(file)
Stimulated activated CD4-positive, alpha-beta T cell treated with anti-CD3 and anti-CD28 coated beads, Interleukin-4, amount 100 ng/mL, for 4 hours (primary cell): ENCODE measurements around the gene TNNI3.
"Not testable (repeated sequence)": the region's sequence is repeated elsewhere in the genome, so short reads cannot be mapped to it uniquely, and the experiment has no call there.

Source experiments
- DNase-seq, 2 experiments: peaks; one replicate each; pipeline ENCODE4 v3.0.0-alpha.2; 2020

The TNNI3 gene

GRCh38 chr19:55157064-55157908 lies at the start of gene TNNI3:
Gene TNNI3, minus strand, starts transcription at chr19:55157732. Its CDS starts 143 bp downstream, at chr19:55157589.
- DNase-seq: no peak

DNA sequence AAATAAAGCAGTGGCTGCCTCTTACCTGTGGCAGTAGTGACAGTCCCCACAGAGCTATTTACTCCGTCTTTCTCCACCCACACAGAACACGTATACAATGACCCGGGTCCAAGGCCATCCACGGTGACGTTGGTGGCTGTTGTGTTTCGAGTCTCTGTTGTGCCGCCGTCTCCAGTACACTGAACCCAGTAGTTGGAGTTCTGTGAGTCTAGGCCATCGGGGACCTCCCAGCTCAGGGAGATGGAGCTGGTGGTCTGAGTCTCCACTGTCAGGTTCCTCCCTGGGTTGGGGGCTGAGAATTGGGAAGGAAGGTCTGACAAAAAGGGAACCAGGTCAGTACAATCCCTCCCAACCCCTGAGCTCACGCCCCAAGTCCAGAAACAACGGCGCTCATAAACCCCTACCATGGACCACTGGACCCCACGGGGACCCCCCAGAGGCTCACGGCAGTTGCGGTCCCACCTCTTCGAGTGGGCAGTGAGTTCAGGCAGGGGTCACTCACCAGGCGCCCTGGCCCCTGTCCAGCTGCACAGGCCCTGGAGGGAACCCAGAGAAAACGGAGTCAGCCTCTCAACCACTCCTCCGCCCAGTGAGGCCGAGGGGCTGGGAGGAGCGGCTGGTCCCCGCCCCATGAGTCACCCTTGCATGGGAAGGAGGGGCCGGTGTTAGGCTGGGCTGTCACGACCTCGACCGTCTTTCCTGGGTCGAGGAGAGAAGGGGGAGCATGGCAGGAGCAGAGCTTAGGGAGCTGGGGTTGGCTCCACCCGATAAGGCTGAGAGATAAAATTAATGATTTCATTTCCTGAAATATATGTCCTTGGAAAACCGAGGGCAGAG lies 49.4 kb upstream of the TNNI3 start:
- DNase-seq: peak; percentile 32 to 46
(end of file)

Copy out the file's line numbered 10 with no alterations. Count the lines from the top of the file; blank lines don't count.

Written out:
- DNase-seq: peak; percentile 32 to 46